It took the grace of God for me to escape - 23-year-old Damilola Falodun narrates ordeal with traffickers

It took the grace of God for me to escape - 23-year-old Damilola Falodun narrates ordeal with traffickers

- Damilola Falodun, a 23-year-old undergraduate, has shared how she went through hell in the hands of human traffickers

- Falodun said that she travelled to Oman, Nizwa, an Arab nation in 2016 after the death of her parents in search of a better life as promised by traffickers

- She warned children to always inform their parents about their decisions and whereabouts

A 23-year-old victim of human trafficking, Damilola Falodun, has narrated how she escaped from those who had trafficked her overseas for slavery.

She also advised children on vacation to beware of peer groups and always stick to wise words of their parents at every point in time, the News Agency of Nigeria (NAN) reports.

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Damilola recalled that she traveled to Oman, Nizwa, an Arab country in June 2016 after she lost her parents and had no one to assist her. She said: “I lost my parents in 2014, after which I tried to assist myself and so I worked with some organisations where I got in contact with these agents.

“I was convinced of their promises because I was helpless and then I saved enough money to travel out, thinking that change of environment was the best option. The agents convinced me that travelling out was the fastest way to make money, but I ended up being a slave out there.

“I urge young girls and boys to use this holiday period to learn skills instead of hanging out with bad company.’’

She said that she was remarkably lucky to back home, adding that she was rehabilitated when she got in contact with Ronke Ademiluyi, the Queen Moremi ambassador.

She disclosed further: “It took the Grace of God for me to escape; there are several girls out there who would love to come back home, but there’s no one to help them. I’m grateful to Ronke Ademiluyi who linked me to the Ooni of Ife, who is currently sponsoring my education in Open University, taking care of my accommodation and feeding.’’

Damilola told NAN in Lagos that the vacation period should be a time for children to get closer to their parents and wards, instead of hanging out aimlessly on the streets.

She said: “This vacation period is very delicate because devourers are out there looking for which child they could confuse for their selfish interests. This is the period that child traffickers go out en mass to convince young girls and even boys of better life through foreign trips.”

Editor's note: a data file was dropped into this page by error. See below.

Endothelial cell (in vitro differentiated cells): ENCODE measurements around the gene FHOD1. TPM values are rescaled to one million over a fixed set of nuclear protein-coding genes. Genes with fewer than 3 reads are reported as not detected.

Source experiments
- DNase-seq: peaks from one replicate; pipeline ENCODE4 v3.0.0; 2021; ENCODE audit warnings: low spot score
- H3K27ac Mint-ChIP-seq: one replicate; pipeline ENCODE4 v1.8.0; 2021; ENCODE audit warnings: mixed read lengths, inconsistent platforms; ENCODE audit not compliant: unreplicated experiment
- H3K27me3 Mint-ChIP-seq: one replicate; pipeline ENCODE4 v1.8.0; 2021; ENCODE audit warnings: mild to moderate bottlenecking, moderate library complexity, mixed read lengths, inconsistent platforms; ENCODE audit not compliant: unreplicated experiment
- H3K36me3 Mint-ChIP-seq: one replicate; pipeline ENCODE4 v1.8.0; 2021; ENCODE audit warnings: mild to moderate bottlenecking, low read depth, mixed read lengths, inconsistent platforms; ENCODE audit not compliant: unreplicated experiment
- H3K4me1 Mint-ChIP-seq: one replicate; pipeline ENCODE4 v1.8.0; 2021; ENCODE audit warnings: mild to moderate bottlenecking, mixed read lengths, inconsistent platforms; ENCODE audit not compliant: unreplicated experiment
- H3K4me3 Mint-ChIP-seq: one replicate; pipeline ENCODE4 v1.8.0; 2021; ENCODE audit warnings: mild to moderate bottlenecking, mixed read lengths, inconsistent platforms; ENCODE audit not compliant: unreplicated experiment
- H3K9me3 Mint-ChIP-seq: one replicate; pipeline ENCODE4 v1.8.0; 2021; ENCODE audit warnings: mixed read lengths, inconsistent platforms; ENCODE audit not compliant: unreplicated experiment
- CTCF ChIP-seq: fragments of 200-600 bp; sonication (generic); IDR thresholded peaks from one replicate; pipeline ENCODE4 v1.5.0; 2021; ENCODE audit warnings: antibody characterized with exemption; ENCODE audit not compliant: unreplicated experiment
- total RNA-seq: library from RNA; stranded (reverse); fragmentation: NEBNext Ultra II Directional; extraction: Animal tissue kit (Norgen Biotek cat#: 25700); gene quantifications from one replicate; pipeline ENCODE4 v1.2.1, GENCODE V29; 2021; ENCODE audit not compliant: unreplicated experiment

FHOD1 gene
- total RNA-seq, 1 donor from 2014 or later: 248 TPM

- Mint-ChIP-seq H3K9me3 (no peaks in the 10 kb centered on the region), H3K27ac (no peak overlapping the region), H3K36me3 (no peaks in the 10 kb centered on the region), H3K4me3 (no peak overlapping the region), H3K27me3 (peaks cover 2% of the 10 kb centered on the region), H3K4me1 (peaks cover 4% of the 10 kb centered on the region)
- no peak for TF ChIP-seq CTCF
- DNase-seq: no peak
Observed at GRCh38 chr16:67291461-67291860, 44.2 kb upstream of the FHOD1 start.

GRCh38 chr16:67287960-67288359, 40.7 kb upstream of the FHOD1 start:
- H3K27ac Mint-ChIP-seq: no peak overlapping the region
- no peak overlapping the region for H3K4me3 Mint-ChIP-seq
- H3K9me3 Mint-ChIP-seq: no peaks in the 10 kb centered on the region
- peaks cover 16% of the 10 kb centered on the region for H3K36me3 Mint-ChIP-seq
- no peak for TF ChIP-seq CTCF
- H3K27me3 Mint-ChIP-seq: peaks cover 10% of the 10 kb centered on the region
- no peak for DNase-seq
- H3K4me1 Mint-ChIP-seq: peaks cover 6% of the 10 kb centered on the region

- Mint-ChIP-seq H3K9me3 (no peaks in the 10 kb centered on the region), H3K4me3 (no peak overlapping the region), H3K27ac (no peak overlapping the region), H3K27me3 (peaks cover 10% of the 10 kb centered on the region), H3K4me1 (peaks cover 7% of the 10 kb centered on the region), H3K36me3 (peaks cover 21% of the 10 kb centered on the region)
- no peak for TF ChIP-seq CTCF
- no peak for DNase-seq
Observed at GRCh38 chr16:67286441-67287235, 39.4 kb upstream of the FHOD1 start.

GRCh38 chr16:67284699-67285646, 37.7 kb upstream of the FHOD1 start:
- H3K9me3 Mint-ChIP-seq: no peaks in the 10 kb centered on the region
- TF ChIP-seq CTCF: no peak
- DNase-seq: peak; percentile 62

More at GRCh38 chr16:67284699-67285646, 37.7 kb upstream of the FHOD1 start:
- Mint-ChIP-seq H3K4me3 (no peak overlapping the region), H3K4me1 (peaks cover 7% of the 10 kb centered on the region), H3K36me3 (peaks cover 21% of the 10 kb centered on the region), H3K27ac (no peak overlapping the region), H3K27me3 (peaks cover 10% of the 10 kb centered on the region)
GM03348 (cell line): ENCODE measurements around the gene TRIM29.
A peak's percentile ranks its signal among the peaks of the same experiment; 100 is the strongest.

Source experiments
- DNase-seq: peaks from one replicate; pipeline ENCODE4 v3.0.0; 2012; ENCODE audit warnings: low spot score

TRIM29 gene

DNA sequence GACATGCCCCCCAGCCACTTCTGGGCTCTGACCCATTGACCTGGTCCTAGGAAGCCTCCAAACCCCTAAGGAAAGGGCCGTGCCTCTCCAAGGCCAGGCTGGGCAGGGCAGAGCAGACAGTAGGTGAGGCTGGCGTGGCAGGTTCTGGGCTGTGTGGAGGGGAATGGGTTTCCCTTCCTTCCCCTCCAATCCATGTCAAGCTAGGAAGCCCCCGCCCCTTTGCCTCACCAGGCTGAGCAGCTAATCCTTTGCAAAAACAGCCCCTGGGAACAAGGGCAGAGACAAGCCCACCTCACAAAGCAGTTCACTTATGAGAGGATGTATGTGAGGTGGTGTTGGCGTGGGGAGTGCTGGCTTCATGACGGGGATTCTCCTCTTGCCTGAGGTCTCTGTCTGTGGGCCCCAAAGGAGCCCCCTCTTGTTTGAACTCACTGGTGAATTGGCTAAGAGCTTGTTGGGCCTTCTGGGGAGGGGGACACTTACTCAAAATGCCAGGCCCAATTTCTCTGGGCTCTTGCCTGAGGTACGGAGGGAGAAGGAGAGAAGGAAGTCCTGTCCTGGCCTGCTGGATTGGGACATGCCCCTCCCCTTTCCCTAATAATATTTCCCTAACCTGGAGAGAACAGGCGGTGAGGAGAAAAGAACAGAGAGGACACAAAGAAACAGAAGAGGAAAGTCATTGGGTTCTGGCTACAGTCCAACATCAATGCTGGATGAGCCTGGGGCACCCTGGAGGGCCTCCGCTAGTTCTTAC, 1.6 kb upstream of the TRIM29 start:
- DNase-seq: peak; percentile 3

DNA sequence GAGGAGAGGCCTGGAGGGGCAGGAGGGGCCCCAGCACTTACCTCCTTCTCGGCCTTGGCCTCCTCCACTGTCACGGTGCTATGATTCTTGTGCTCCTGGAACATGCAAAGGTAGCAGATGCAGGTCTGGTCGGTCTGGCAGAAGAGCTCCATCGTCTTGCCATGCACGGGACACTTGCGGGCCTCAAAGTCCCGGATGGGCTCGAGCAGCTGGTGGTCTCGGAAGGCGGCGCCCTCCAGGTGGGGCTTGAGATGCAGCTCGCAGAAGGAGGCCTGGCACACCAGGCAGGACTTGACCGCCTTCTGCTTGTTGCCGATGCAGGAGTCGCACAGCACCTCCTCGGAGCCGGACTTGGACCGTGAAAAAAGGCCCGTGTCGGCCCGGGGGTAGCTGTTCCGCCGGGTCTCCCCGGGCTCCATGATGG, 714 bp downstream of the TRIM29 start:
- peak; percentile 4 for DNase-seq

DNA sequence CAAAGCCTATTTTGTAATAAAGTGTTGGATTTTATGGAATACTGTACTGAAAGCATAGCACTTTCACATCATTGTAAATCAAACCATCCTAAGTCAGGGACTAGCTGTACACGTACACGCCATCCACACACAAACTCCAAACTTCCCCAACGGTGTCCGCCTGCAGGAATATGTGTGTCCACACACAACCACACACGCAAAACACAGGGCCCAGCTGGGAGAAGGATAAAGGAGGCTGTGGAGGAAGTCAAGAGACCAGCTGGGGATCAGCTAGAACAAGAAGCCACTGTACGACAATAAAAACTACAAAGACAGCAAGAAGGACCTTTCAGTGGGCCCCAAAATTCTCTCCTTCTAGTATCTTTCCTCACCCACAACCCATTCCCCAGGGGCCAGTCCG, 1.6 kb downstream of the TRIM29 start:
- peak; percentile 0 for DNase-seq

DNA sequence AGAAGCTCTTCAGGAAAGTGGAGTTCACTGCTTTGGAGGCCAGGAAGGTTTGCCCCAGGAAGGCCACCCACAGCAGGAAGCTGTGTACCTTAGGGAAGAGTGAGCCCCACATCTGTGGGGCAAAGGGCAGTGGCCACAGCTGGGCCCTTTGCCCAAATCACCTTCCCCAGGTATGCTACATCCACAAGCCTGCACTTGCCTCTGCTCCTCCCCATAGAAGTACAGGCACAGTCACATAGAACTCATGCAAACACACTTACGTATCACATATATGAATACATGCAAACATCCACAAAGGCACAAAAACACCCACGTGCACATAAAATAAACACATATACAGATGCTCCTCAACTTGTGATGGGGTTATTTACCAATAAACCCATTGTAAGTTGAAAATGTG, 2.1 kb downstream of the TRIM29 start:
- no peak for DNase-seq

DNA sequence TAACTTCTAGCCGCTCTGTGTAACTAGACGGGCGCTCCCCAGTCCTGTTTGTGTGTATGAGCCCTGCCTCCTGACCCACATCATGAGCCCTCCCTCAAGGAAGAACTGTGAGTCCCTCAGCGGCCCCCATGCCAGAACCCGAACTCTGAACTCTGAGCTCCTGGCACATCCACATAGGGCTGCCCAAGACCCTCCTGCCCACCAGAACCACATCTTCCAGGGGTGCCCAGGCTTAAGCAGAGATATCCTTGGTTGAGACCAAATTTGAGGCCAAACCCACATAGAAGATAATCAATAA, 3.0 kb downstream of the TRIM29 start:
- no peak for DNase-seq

According to Damilola, children should tell their parents about their going out and their coming in. “It is very important that children share their decisions at every point in time to avoid making a lifetime mistake that may result to destruction.

“Young boys and girls should not respond to promises of foreign trips if it is not a scholarship programme or you have a relative over there. These are just tricks to send you to foreign countries and use you for slavery of all kinds. It is very terrible out there,” she said.

Damilola, a native of Ekiti state, described her experience of travelling out as “hellish,” saying it’s an experience that must not happen to any Nigerian child.

“I am sharing my experience because I am lucky to have escaped. So many did not have this opportunity to live and share their ordeal. This period of long vacation must not be treated with levity by our parents because of evil perpetrators among us. Please, get closer to your children through any means.

“Do not keep them with people you cannot trust, everyone is a suspect, your children should be your uttermost priority before your work,” she advised.

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Damilola appealed to relevant authorities to check any young lady traveling abroad, and to authenticate her mission before she is allowed outside the country, especially during vacations.

Meanwhile, reported that the Libyan government had arrested one Maria Oda for running a human trafficking business in the country.

The Nigerian government had been making efforts to bring back its citizens stuck in Libya due to human trafficking. gathered that Oda, who also known in Tripoli as Hajiya Aisha, was believed to have trafficked more than 80 girls from Nigeria to Libya.

Mass deportation: Tales of woes from Libya - On TV


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